Flower Holders - Part III

by Bill Smith
Issue #20 - December 1974

Our Flower Holder for this month is one of Cambridge's less spectacular products. It is, however, a complete and useful line that merits the attention of all serious collectors of Cambridge glass.

Flower Block illustration This piece is called a Flower Block, and was cataloged as item number 2899. At least seven sizes were produced. 2¼, 2¾ 3, 3½, 4, 5, and 6 inch. In one catalog, it also shows the 5 in. block as being produced in an oval shape.

The illustration comes from the application for the Design Patent which was granted to Mr. A. J. Bennett on Nov. 23, 1915. This copy was supplied to us by Mr. Paul Roberts, of Carlisle, Pa., an avid collector of Frogs or flower holders of all manufacturers. Most people refer to him as "Froggie". Our thanks to him for the Patent copy.

Now that you have the picture to use for reference, the catalog number, the sizes and the Patent date, you can start right now to add Flower Blocks to your Cambridge collectibles. Right? Well -- Maybe yes and maybe no. From the above, there is really no way to identify positively that the Block came from Cambridge Glass. When you add color as a reference possibly some can be identified. This, however, leaves some doubt. How then can we identify the Cambridge pieces?

Variations Mr. Bennett further aided us collectors by obtaining another patent. This one was to protect his method of making flower holders. It was assigned the number 1179155 and was granted on April 11, 1916. This protection he publicized by marking his molds with the inscription "PAT'D. APRIL 11, 1916". This is found around the side of the lower half of the block. He further assisted us, by marking the opposite side of the block with the size. This was shown with numerals.

Variation There is one additional variety that has been found. In this variety the date was removed and the name CAMBRIDGE was added. It is not known at this time when this last (at right) variety was added to the Line.

Armed with this additional information, it is reasonable to assure that you can now go out and buy a flower block that you can believe to be Cambridge. Good Hunting.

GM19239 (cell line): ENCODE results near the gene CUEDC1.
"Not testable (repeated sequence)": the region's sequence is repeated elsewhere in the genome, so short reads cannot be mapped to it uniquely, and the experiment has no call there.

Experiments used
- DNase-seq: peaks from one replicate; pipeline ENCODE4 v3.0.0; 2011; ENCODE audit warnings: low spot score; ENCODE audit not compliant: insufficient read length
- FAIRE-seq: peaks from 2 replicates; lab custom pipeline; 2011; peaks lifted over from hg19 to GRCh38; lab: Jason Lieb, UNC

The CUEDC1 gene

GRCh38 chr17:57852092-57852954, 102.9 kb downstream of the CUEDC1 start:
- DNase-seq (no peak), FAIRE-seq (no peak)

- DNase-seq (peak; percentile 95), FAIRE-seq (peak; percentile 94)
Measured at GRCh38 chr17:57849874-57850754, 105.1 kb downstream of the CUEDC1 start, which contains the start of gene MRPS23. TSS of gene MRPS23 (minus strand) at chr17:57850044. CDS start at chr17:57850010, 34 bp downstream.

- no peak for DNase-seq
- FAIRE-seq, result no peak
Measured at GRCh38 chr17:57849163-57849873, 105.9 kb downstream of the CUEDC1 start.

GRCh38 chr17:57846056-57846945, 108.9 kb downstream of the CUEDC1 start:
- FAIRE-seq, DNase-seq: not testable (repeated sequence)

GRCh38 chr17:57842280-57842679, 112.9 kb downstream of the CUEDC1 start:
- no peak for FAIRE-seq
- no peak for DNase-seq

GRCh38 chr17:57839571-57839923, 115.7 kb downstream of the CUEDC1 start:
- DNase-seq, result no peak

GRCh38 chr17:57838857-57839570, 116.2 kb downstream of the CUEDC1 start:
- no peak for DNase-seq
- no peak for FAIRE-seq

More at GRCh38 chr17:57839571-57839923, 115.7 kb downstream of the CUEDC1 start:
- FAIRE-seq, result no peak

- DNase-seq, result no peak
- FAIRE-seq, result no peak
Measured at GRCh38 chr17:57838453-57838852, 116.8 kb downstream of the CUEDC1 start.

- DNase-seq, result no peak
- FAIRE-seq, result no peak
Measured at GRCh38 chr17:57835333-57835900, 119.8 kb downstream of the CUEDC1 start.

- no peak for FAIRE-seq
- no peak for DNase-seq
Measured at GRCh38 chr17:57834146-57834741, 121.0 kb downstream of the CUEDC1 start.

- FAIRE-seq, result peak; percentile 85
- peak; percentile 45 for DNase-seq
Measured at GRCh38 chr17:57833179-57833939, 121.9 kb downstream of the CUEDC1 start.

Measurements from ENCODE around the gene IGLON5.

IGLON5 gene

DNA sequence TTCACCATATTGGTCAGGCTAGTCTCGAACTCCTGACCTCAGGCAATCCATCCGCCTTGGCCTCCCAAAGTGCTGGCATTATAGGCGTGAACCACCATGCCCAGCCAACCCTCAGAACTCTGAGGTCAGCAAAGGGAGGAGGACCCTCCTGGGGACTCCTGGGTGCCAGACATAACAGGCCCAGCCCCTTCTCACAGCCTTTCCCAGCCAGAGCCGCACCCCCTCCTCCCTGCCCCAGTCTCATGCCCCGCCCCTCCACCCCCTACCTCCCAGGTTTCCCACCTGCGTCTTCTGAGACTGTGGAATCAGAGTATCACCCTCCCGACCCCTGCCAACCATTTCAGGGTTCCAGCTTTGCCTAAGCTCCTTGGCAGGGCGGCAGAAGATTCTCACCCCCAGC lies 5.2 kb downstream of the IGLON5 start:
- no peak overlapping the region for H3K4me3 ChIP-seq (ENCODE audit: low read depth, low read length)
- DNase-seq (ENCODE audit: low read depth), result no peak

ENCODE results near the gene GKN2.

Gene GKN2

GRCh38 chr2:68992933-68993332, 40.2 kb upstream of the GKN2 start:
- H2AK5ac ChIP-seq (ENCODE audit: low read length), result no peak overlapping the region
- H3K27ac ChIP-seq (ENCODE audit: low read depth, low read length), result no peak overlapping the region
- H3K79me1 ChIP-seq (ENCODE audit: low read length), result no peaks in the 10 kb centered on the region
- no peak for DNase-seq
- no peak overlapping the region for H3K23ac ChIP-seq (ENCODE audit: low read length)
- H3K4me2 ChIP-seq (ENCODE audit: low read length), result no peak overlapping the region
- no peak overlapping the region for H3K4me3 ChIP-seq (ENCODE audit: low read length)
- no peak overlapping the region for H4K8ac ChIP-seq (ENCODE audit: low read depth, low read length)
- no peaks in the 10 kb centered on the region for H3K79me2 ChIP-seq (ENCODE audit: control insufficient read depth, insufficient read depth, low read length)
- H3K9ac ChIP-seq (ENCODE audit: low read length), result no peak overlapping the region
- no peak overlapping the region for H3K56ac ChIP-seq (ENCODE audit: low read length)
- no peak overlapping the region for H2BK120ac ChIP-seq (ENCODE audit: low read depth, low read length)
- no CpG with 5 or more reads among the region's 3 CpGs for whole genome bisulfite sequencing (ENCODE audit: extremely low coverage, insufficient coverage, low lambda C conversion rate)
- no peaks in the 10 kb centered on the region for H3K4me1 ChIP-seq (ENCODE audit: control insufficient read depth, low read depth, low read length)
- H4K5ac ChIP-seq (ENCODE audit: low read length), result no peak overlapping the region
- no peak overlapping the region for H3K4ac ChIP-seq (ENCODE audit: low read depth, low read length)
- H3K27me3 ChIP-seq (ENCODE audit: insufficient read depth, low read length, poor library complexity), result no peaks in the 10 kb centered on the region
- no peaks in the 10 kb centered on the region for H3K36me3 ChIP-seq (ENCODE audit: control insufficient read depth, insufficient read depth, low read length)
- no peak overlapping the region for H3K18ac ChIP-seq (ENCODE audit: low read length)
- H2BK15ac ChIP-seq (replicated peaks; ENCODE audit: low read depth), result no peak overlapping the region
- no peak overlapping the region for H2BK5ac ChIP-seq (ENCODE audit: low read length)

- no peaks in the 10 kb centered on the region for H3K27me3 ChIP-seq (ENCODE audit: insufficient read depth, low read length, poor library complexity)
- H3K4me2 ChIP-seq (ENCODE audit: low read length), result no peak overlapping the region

Since publication of the issue depicting the various types of bases, we have received additional information pertaining to another base shape. This is a type base that has an oval shape. The shape effects only that portion of the base which has the holes, all of the upper portion remains the same. The area containing the holes has been elongated to the oval shape and there are three holes in each end. A total of six holes in all.

It was interesting to note at a show the other day that some of the centerpiece bowls were made to accommodate the oval base. Holly Stevenson had a light blue decagon bowl with an etched design on it that was of a general oval shape with a rather deep depression for the flower holder.

The blocks and figures were interchangeable when used in the various bowls, but the blocks had the added versatility of use in vases and in baskets. In some catalog paces they are shown inserted in the vases and in some of the baskets. Perhaps this was what created the need for the change in shape. It is much easier to seat the Fig. 4 type in a vase than the Fig. 3 type.

As "Froggie" would probably attest, it is interesting to get started with items such as these flower blocks due to the fact that they are available (all sizes have been found d during this past year) they come in a complete range of Cambridge colors, and they are much less expensive than most pieces that you will usually be able to identify as Cambridge. One thought though, that might help as far as prices are concerned. If you are lucky, you will be able to convince the dealer that even though it bears a 1916 date, this does not necessarily mean that the item was made during that year. The Catalogs continued to carry these items until the late years of Cambridge.